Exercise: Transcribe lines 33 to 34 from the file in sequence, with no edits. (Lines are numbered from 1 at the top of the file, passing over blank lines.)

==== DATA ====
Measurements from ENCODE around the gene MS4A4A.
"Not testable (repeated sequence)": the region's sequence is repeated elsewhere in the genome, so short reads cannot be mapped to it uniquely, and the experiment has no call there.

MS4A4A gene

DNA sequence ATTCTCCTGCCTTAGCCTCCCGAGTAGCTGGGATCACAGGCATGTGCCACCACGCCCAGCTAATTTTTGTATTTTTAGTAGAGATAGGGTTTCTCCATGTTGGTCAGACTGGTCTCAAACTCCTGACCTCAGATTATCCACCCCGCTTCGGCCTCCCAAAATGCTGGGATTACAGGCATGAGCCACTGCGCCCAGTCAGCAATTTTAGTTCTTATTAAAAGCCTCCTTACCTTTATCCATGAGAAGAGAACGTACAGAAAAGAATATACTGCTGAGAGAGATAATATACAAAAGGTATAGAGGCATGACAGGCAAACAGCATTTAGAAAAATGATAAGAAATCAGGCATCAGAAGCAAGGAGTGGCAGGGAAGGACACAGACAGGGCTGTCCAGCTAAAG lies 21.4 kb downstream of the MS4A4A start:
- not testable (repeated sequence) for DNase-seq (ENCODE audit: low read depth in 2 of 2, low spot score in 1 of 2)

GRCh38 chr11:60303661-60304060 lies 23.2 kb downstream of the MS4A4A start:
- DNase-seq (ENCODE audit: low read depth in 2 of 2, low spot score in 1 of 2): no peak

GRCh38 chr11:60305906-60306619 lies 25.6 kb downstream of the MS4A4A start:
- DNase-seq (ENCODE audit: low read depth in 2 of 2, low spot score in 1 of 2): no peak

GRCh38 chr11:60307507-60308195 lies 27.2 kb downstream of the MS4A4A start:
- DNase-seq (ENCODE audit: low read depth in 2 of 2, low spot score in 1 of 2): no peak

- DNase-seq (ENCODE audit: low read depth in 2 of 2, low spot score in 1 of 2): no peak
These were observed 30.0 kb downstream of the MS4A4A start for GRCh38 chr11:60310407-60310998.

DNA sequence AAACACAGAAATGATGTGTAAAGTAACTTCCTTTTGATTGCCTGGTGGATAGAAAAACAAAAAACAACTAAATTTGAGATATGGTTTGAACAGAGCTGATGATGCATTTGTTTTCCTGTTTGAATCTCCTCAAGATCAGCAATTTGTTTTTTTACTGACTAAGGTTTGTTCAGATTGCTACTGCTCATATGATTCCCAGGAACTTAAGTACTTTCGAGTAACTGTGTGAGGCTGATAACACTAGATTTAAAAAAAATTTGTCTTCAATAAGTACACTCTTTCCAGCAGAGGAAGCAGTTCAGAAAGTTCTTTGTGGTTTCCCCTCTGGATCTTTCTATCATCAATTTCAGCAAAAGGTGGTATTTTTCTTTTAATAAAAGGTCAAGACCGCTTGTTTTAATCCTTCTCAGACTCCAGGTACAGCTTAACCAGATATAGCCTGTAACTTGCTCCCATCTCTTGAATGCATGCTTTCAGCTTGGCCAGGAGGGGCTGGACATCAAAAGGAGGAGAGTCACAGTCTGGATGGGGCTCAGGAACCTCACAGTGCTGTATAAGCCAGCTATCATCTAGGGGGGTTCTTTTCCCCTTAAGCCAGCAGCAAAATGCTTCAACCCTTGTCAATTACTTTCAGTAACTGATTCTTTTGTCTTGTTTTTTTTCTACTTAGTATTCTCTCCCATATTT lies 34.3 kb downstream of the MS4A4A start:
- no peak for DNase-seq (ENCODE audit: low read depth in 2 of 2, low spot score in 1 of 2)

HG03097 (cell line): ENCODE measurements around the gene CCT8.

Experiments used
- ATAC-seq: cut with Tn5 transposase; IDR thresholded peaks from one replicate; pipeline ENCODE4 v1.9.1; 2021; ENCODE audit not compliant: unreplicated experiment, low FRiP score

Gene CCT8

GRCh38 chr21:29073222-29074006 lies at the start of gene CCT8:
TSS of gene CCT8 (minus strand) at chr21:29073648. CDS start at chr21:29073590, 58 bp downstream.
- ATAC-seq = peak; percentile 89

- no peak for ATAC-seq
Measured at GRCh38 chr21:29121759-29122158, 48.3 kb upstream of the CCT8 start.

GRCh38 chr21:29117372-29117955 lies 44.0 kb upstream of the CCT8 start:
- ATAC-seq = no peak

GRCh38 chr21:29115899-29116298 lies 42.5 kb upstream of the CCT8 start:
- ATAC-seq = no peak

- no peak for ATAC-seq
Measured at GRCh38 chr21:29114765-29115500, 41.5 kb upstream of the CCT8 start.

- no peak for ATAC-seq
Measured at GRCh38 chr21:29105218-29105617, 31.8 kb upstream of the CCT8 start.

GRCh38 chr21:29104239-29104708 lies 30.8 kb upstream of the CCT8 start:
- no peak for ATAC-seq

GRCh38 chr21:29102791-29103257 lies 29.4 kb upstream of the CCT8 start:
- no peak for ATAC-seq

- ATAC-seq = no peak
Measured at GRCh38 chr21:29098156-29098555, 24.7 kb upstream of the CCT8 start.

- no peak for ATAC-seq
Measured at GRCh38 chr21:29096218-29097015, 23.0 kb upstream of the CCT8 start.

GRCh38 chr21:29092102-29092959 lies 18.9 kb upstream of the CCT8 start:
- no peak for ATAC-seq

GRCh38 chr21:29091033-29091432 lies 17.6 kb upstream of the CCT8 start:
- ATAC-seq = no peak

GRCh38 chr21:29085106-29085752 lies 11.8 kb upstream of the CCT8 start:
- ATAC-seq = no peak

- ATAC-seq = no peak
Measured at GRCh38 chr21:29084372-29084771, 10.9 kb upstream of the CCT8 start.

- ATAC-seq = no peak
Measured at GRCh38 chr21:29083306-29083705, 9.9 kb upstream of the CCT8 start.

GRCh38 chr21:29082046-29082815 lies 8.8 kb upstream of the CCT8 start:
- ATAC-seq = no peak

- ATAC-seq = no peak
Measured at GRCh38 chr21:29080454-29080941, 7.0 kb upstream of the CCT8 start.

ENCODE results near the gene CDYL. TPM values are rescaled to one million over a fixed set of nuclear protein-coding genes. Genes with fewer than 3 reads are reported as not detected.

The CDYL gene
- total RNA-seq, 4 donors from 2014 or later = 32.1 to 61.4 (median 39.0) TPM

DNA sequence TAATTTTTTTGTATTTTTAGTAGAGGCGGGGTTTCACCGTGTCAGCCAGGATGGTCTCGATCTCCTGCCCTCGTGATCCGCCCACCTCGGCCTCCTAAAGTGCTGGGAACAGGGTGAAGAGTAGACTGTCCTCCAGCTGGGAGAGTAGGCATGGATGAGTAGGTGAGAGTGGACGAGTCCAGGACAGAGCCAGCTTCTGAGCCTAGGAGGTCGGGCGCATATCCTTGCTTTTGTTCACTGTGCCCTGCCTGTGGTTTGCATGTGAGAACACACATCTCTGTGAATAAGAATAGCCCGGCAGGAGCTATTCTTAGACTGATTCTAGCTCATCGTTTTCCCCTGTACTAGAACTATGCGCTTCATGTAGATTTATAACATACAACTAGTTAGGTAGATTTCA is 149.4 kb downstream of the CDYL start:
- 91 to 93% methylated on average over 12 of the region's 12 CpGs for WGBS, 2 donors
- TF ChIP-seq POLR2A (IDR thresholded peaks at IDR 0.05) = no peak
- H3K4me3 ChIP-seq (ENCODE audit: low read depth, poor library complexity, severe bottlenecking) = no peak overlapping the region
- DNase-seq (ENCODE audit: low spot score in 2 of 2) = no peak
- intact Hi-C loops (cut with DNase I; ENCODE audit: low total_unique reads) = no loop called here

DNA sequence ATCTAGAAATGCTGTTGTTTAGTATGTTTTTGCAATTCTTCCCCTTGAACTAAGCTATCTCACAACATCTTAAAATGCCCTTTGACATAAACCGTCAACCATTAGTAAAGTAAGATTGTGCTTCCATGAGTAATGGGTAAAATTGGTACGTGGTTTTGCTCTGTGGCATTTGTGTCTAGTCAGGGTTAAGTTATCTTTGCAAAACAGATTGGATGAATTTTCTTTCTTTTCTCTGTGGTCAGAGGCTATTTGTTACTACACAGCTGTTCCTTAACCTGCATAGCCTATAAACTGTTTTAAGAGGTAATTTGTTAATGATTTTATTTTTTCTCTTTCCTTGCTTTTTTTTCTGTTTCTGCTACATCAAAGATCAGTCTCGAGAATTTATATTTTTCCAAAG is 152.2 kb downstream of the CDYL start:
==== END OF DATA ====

GRCh38 chr21:29104239-29104708 lies 30.8 kb upstream of the CCT8 start:
- no peak for ATAC-seq